- Created on Wednesday, 23 January 2008 10:24
Contact: Collette DuValle, 317-373-2391
January is National Birth Defects Prevention Month
January is National Birth Defects Prevention Month, and January 7-13, 2008 is National Folic Acid Awareness Week. Birth defects affect approximately 120,000 newborns in the United States each year; and are the leading cause of infant mortality and contribute substantially to long-term disability. In Marion County the second leading cause of infant mortality is birth defects with the first being prematurity and low birth weight. Infant mortality is defined as the number of infants who are born alive, but die before one year of age.
Women of childbearing age, which is normally from 15-44 years of age but includes any woman who could have a baby, should be encouraged to practice healthy behaviors, including taking daily multivitamins containing 400 mcg. of folic acid, studies show that this vitamin before and during early pregnancy reduces the risk of birth defects of the spine and brain and other serious birth defects by up to 70%. The birth defects related to a lack of folic acid generally start in the first month of pregnancy, before many know they are pregnant. More than half of all pregnancies in the United States are unplanned, so, it is important to have folic acid in your system before getting pregnant.
Other healthy behaviors to help have a healthy pregnancy and baby and reduce the risk of birth defects are managing chronic medical conditions, having regular medical examinations, and avoiding alcohol, tobacco, and illegal drugs.
Information on Birth Defects Prevention Month is available from the March of Dimes ( http://www.marchofdimes.com ) and the National Birth Defects Prevention Network ( http://www.nbdpn.org ). Information on National Folic Acid Awareness Week is available from the National Council on Folic Acid ( http://www.folicacidinfo.org ).
Everyone Needs Folic Acid
Folate is a water-soluble B vitamin that helps the body form healthy red blood cells, aids in protein metabolism and is essential to normal cell growth and division. Folate is the natural form found in foods. Folic acid is the synthetic form of folate found in supplements and fortified foods.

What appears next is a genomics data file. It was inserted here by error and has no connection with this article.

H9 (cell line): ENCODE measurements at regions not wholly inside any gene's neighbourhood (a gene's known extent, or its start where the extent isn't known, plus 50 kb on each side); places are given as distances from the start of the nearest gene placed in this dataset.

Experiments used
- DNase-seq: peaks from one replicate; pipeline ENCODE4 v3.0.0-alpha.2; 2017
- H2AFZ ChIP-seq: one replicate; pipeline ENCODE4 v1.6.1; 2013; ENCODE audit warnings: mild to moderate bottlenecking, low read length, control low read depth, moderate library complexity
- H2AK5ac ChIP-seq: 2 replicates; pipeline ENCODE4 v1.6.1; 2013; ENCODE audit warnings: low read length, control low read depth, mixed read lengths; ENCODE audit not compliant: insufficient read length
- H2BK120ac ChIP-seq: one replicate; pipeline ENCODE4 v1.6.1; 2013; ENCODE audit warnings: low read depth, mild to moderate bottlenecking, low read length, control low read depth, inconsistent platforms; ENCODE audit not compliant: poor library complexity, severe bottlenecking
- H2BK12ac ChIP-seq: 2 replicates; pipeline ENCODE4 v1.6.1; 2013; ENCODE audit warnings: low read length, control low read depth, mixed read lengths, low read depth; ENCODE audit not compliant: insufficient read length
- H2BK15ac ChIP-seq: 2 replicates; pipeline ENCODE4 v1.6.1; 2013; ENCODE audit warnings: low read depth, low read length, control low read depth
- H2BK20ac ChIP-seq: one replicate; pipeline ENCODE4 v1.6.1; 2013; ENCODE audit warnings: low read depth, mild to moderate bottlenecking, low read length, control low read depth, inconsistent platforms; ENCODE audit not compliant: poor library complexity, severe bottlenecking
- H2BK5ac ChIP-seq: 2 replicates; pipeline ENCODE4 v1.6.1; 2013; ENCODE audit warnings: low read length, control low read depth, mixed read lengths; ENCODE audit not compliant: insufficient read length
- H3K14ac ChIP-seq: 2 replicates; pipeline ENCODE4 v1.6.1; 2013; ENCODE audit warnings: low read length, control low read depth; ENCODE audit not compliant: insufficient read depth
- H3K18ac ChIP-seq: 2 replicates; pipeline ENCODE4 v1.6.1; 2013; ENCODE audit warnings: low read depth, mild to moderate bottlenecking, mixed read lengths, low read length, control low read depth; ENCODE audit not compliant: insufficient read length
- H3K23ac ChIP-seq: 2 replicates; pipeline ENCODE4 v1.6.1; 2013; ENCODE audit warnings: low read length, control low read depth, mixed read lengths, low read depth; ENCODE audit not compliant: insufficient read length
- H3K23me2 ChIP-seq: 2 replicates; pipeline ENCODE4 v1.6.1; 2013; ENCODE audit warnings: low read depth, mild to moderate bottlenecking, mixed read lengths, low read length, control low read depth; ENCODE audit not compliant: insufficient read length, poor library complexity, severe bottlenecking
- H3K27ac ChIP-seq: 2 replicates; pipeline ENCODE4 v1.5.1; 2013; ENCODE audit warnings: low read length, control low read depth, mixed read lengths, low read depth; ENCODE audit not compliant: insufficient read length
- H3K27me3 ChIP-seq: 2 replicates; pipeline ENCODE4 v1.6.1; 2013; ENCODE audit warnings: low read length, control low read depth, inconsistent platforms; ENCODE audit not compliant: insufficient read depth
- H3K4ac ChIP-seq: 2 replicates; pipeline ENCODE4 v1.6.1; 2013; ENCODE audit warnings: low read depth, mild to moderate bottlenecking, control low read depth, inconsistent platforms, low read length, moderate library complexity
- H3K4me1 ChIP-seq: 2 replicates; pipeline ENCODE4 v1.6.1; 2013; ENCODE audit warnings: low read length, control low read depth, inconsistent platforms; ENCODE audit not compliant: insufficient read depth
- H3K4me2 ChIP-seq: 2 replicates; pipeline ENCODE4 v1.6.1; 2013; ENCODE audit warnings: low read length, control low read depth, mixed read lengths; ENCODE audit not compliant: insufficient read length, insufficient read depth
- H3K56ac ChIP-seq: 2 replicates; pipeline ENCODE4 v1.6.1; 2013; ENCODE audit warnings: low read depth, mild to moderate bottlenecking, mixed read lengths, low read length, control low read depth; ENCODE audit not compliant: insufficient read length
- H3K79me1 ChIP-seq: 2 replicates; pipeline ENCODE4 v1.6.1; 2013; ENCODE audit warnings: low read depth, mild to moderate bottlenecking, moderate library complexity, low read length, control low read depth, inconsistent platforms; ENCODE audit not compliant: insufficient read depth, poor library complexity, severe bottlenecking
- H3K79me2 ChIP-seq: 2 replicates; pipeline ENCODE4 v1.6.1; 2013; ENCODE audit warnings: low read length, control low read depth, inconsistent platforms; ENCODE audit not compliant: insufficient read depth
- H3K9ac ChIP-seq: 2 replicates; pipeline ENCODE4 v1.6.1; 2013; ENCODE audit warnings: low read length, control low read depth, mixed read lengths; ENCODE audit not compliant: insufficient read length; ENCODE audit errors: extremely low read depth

The U.S. recommended daily allowance for folate is 400 micrograms per day for individuals age 14 and older. This amount is found in adult multi-vitamin supplements. Since folic acid plays such a critical role in the formation of genetic material, most experts agree that women capable of becoming pregnant take 400 micrograms/day of synthetic folic acid as supplements or fortified foods as well as eat a variety of folate-rich foods whether they ever plan to get pregnant or not. Pregnant women need 600 micrograms/day and lactating women need 500 micrograms/day of the vitamin. This folic acid supplementation can help prevent major spine and brain birth defects. These defects often occur before a woman knows she is pregnant.
Folic acid is very important for everyone. It may help prevent heart disease, stroke, certain cancers and Alzheimer's disease. Fruits and vegetables provide more than one-third of the folate in the American diet. Natural sources of folate include, but are not limited to:
- vegetables - asparagus, leafy green vegetables like spinach and turnip greens, broccoli;
- fruits - oranges, strawberries, cantaloupe and other melons;
- meat and beans - eggs, dried beans and peas, sunflower seeds, liver Folic acid fortified foods include:
- grains - enriched cereals, breads, flours, corn meal, pastas, rice, and other grain products.
Take care to preserve natural folate from foods by serving vegetables and fruits raw whenever possible, steam, boil or simmer vegetables in small amount of water, and store vegetables in the refrigerator.
For more information on folate, check out www.folicacidcouncil.org